After speaking for an hour and finishing a tumultuous day of “stumping” in Maryland, Roosevelt departed Cumberland. Leaving from Queen City Station, TR traveled on the Baltimore & Ohio Railroad toward his home at Oyster Bay, New York.
Roosevelt won the Republican Maryland primary by a thin margin. However, both Roosevelt and Taft were short of the required number of delegates needed for nomination as the Republican presidential candidate at their National Convention. Delegates ultimately selected Taft at the convention as their Republican presidential candidate. Instead of dropping out, Theodore Roosevelt then ran as third party candidate in the Progressive Bull Moose party. Democratic candidate Woodrow Wilson won the general election on November 5, 1912, benefitting from a divided republican party. Wilson received 435 electoral votes and 42 percent of the popular vote; Roosevelt received 88 electoral votes and 27 percent of the popular vote; and Taft received 8 electoral votes and 23 percent of the popular vote.
Theodore Roosevelt in Maryland
When as New York Governor, Roosevelt visited western Maryland in 1899 while he was campaigning for Governor Lowndes and President McKinley. It was on this tour that TR witnessed first- hand the devastation of Maryland forests. Not long after this visit to western Maryland, possibly under the political influence of Roosevelt, who was still vigorously campaigning for the reelection of President McKinley, in 1900 the U. S Forest Service conducted the first scientific forest inventory in Maryland in Allegany County.
In May 1902 Roosevelt, now President of the United States, sent Gifford Pinchot, Chief of the United States Forest Service”, along with Edith Roosevelt, the First Lady, and Theodore Roosevelt Jr., Teddy’s and Edith’s fifteen-year-old son to Garrett County, Maryland. This distinguished party arrived at Oakland, MD on the B&O Railroad. From here, Pinchot and his companions traveled ten miles to McHenry where they stayed at a lodge along Deep Creek owned by Gus W. Delawder, former “Elected Head” of Oakland (1879), who worked as an agent for the B&O Railroad and also served as the Commissioner of Fisheries for Maryland. Pinchot and Delawder were kindred spirits, for like the chief forester, Gus was “a noted authority on game and fish and a most successful angler and hunter.” During his stay with Delawder, Pinchot, “the Father of American Forestry” must have observed the forest devastation that Roosevelt had witnessed earlier.
In 1906, the State of Maryland was the third state in the country to establish a “State Board of Forestry” to oversee the management of the forestland. Pinchot handpicked one of his federal field foresters, Fred W. Besley, to serve as Maryland's first State Forester. Because Pinchot paid part of Besley’s salary, Pinchot had a say regarding who worked in the Maryland State Forester position.
During his visit to Maryland in 1912, Roosevelt must have been somewhat pleased of the progress of forest conservation in Maryland. Not only was a State Board of Forestry established in Maryland, two forest reserves consisting together of approximately 4,000 acres had also been established – Garrett State Forest Reserve and Patapsco State Forest Reserve.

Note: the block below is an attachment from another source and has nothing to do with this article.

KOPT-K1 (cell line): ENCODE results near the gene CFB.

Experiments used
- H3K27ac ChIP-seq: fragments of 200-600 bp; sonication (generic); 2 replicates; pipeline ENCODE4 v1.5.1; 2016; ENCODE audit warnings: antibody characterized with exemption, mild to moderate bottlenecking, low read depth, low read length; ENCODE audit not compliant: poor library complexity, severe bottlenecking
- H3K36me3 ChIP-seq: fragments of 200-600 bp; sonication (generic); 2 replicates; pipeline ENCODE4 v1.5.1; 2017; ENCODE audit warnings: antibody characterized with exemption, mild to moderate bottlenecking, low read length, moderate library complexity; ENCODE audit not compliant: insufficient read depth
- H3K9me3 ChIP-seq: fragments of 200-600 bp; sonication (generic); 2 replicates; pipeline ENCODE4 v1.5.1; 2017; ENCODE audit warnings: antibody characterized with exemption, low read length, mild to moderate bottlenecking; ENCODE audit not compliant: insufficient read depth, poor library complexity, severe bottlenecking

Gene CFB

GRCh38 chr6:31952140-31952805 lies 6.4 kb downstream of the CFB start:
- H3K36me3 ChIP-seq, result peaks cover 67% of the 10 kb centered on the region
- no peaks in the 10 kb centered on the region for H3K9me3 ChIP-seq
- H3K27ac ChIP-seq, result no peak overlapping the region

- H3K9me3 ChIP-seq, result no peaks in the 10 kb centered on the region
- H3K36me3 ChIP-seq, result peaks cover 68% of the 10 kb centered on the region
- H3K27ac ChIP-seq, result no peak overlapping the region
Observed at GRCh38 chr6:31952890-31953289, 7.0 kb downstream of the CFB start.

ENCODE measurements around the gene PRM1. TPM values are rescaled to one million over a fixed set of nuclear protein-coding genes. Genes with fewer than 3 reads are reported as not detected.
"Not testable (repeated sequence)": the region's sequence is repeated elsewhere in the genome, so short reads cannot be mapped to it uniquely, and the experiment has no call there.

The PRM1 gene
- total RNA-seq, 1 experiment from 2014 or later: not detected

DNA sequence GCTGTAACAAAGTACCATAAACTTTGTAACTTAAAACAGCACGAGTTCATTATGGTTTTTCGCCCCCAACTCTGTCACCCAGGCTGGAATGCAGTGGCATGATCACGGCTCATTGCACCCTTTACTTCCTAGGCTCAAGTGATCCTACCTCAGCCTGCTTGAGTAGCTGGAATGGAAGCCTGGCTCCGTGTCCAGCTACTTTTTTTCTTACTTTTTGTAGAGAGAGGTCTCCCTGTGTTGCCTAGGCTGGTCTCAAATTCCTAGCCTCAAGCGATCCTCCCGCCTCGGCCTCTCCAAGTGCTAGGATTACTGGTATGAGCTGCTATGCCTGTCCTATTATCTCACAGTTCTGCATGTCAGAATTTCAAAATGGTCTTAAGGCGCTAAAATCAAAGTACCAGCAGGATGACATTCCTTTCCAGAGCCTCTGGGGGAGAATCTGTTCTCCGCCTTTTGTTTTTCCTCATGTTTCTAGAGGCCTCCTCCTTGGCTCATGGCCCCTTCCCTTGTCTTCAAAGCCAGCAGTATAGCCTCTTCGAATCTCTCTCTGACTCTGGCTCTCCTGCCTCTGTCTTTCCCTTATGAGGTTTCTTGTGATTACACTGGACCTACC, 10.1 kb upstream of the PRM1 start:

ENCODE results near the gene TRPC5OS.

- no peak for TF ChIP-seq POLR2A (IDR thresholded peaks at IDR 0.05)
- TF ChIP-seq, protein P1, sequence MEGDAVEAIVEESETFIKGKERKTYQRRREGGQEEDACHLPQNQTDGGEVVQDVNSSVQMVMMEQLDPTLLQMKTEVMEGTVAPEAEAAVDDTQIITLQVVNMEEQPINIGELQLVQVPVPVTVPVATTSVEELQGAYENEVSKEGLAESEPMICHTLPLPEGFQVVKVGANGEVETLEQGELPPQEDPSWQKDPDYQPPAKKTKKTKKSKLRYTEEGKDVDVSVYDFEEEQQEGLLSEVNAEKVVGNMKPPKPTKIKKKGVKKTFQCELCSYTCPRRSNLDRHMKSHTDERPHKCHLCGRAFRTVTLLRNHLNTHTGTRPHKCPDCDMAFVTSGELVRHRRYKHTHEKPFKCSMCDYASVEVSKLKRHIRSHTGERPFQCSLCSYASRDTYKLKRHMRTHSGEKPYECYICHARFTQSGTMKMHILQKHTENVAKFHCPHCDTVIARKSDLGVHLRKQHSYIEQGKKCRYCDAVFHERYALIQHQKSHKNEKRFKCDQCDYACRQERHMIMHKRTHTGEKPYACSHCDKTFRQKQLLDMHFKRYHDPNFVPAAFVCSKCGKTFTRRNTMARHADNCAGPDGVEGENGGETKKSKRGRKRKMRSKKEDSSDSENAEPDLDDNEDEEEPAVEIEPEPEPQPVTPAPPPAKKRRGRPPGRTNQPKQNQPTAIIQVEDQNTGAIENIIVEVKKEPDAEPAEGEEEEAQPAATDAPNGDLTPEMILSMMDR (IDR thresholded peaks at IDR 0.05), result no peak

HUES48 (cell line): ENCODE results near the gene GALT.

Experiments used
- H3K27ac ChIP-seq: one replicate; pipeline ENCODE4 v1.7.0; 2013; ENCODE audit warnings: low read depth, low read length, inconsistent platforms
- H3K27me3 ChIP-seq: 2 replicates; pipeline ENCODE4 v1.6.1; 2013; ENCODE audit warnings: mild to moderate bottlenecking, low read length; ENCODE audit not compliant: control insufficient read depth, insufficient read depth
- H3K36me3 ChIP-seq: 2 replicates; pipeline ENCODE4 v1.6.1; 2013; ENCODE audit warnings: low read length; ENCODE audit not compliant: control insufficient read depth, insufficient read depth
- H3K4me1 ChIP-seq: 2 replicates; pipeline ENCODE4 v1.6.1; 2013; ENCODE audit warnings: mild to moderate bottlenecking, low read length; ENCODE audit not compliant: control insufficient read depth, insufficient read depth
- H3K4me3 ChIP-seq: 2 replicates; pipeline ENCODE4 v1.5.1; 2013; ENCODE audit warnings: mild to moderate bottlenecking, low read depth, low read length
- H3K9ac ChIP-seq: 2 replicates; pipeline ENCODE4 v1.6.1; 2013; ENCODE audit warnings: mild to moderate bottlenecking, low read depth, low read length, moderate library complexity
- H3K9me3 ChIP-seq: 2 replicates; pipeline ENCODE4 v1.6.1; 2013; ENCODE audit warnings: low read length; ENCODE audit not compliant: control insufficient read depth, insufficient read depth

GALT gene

Brinkley, Douglas. The Wilderness Warrior: Theodore Roosevelt and the Crusade for America. New York, NY: Harper, 2009. pp. 818-830.
"Colonel Roosevelt in Cumberland: Great Crowds Gather to See U.S. President at 7:00 Saturday." Cumberland Evening Times 6 May 1912: 1, 10.
Cowan, Geoffrey. Let The People Rule" Theodore Roosevelt and the Birth of the Presidential Primary. New York / London: W.W. Norton & Comapany, 2016. pp. 2, 166, 343
Daily Review 5 May 1912: 1.
Goodwin, Doris Kearns. The Bully Pulpit: Theodore Roosevelt, William Howard Taft and the Golden Age of Journalism. New York, NY: Simon & Schuster , 2013.
"Roosevelt Appeals to the People." Greensboro Dailey News 5 May 1912.
"Roosevelt is Greeted by Throng at the Court House; Colonel Passes an Hour in Frederick - Makes a Speech in Which He Was Charged that He Preached Anarchy; Says What He Does Preach is the 'Man Above The Dollar;' He Rises in Auto to Wave to the Children ." Frederck Post 4 May 1912: 1,5.
"Roosevelt in Tour Of Maryland Assails Crooks of Both Parties." Washington Herald 1912 5 May 1912.
"Roosevelt To Be Here Tonight: Colonel Will Make Speech in Public Square." Cumberland Evening TImes 4 May 1912: 1.
Schlosnagle, Stephen. Garrett County: A History of Maryland's Tableland. Oakland, MD: Garrett County Historical Society, 1997. This book covers Pinchot’s visit to Garrett County in 1902.
“Very Rough Riding; Of the Roosevelt-Lowndes Tour in this County.” Cumberland Evening Times, October 25, 1899. pp.1, 4.
Zumbrun, Champ. A History of Green Ridge State Forest . Charleston, South Carolinina: History Press, 2010.This book covers the first scientific forest inventory in Maryland in Allegany County and includes a brief biography of Fred W. Besley’s forestry career in Maryland.
Cumberland City Hall in 1912 taken by Russell C. Paupe (1886-1976) and courtesy of Andrew Sparber.
Theodore Roosevelt on the campain trail in 1912, Public Domain.
Teddy Roosevelt's 1912 Bull Moose Convention Medallion, From the collection of Albert Louis Feldstein.
Note: An excerpt of this article was previously published in the the November 2016 edition of Allegany Magazine.